Heat up some oil you can use sesame or your favourite oil for cooking, I often use coconut butter as it has no aroma. Do not use oil that has an over powering smell, and do not fry to many pieces at once. I normally do no more than two. Dip each piece of tofu in the batter and roll in some flakes of almonds and add to hot oil straight away. Turn the tofu on all sides until golden. Remove and place on some kitchen towel to soak up extra oil while you do the remaining pieces.

I recommend serving this dish simply with salt and maybe a wedge of lemon or lime. If you have Yuzu salt or matcha salt this is lovely.

You can serve it in the summer with salad or with vegetables. It can even be a nice snack to serve alongside a cup of sake.

Autumn Food, Blog, Spring Food, Summer Food, Winter Food

Matcha Frangipane Puff Pastry Plait

This was roughly based on the French patisserie Gallette des Rois, which is eaten around the 6th of January for Epiphany. Eaten as part of the 12 days of Christmas but now also a pastry to eat through the New Year.

Easy to make with a few simple ingredients (especially if you use ready made pastry like I did ).

I used Ready made puff pastry but if you want to make your own especially a gluten free one then you will need to make this first.
You will need a rectangular piece of puff pastry 350mm x 230mm which is the size of a ready made puff pastry sheet, which you will need to cut in half.

Then in a bowl make your filling.

Add x1 and 1/2 cups of almond flour (meal /ground almonds) and one heaped teaspoon of good quality Matcha powder. Then add x1 tablespoon of kuzu root that’s been ground into a powder. Mix then add 1/2 a cup of maple syrup and 1/2 a teaspoon of almond essence, mix to form a dough.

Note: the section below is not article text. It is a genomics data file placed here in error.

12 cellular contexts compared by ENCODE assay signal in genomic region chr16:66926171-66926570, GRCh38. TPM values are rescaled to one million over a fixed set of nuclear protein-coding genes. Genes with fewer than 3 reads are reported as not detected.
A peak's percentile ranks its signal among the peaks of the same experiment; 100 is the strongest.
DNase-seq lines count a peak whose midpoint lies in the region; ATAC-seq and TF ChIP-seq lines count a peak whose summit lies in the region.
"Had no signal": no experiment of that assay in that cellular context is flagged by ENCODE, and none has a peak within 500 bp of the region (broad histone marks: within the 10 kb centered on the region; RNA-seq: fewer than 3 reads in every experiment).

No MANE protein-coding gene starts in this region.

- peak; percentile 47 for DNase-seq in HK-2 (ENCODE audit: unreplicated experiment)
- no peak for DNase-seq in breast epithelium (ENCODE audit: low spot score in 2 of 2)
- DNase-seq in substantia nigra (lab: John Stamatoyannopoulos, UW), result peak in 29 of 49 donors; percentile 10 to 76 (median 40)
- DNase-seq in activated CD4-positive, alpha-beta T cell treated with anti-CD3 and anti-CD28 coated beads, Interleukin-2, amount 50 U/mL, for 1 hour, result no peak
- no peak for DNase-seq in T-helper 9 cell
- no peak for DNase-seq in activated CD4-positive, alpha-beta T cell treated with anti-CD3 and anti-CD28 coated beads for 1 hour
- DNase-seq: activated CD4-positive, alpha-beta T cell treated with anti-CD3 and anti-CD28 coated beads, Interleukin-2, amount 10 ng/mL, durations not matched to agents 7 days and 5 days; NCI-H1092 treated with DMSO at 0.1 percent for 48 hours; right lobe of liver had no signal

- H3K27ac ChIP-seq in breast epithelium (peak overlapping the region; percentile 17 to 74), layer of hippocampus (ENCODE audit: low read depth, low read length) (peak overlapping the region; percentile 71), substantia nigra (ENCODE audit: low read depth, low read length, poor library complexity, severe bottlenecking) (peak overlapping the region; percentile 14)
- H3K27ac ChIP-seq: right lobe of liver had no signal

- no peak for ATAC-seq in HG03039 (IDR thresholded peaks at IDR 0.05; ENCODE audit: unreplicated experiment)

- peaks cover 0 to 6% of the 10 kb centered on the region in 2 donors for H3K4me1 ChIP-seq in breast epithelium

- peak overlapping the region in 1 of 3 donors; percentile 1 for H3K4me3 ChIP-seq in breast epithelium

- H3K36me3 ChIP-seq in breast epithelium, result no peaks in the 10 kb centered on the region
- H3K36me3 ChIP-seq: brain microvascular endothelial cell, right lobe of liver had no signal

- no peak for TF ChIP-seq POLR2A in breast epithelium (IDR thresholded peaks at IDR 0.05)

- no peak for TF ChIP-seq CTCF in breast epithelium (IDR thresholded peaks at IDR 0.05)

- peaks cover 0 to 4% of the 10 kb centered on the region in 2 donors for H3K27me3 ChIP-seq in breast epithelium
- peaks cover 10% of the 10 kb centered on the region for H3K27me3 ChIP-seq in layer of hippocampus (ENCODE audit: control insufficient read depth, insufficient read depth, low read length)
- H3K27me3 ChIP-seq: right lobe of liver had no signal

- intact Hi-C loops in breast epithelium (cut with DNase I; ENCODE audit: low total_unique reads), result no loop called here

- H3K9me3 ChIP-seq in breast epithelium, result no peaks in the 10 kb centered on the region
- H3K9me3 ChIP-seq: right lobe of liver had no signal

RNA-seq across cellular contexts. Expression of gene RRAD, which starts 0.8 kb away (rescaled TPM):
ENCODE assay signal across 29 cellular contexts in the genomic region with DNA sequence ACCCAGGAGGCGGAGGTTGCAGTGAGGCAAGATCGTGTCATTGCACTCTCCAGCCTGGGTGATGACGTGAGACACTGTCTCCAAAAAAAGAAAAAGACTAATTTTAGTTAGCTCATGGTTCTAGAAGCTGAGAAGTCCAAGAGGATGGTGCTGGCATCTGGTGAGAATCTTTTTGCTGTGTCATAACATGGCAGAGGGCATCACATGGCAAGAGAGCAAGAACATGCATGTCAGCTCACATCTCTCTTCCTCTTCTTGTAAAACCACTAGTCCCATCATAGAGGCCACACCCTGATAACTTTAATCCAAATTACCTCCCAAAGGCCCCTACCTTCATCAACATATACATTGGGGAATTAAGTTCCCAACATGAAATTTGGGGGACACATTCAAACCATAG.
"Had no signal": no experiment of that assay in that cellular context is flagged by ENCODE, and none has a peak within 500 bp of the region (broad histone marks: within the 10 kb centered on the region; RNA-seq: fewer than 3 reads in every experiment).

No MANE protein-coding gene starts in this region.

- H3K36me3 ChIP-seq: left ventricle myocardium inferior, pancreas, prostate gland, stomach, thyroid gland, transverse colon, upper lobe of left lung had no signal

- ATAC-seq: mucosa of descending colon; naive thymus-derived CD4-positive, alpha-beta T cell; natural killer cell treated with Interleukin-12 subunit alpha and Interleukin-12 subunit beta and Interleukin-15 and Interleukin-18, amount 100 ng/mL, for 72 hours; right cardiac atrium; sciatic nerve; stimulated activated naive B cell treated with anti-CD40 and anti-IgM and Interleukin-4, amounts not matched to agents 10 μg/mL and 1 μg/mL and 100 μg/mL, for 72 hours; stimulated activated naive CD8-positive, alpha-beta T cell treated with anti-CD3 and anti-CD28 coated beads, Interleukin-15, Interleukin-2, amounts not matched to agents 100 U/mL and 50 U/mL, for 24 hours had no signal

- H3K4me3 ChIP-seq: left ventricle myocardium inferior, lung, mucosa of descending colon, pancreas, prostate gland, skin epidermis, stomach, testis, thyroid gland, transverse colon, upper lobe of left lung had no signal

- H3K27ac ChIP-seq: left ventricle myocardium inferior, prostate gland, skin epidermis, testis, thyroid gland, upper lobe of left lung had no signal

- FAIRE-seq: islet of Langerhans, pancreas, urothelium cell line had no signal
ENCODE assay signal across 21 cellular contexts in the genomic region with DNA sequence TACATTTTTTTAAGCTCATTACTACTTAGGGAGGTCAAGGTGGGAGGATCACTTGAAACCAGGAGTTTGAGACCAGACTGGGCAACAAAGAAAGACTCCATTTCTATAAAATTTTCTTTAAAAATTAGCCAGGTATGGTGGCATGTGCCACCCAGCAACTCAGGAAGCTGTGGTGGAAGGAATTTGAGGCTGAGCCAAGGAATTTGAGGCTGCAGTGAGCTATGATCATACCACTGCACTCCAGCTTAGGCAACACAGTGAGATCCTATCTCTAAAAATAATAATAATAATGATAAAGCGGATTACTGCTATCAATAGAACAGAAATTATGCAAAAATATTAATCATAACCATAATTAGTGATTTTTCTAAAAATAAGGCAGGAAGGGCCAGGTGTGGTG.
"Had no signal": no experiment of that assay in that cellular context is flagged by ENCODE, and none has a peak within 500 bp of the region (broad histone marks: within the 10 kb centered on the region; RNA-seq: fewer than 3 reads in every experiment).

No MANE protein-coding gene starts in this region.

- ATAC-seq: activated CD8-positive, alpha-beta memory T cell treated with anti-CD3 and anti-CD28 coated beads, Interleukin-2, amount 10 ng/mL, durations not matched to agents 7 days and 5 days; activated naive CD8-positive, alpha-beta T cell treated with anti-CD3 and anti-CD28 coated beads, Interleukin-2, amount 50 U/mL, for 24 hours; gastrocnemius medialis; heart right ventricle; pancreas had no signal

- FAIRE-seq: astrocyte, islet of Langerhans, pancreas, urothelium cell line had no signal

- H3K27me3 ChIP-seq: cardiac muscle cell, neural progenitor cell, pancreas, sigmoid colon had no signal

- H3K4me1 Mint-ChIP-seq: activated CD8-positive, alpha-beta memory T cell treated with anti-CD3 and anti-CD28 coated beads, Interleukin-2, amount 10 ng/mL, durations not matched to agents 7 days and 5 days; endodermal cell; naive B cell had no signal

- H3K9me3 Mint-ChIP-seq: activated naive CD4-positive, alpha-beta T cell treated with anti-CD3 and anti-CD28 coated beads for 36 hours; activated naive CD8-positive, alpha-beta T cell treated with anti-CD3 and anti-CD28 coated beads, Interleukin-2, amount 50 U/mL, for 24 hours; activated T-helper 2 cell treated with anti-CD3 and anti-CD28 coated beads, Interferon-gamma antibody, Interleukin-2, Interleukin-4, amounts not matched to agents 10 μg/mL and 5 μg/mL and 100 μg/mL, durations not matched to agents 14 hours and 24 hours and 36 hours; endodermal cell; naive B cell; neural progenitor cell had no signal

Divide in half and lay out in the middle of each pastry sheet like this.

Slice diagonally on both sides, then from the bottom working up fold one slice over the other to form a plait. Tuck in the ends and brush the whole thing in plant based milk ( I used soy milk .) You can also sprinkle the top with flakes of almonds if you like.

Place each plait on a piece of parchment paper in a pre heated oven 200C and bake for around 20 minutes until golden brown.

Take your plaits out the oven and let them cool. You could dust with icing sugar if you like.
Slice and serve.

You can serve cold with some vegan cream.


They are also delicious warm for breakfast almost like an almond croissant. Just pop back in the oven and heat for a few minutes. Instead of making two large ones you could divide the pastry again and make four smaller individual ones. How will you eat yours?

Not just for January I think this is a delicious pastry you could serve any time of year and any time of day.

 

Autumn Food, Blog, Spring Food, Summer Food, Winter Food

Crispy Aburaage Tofu Spring Rolls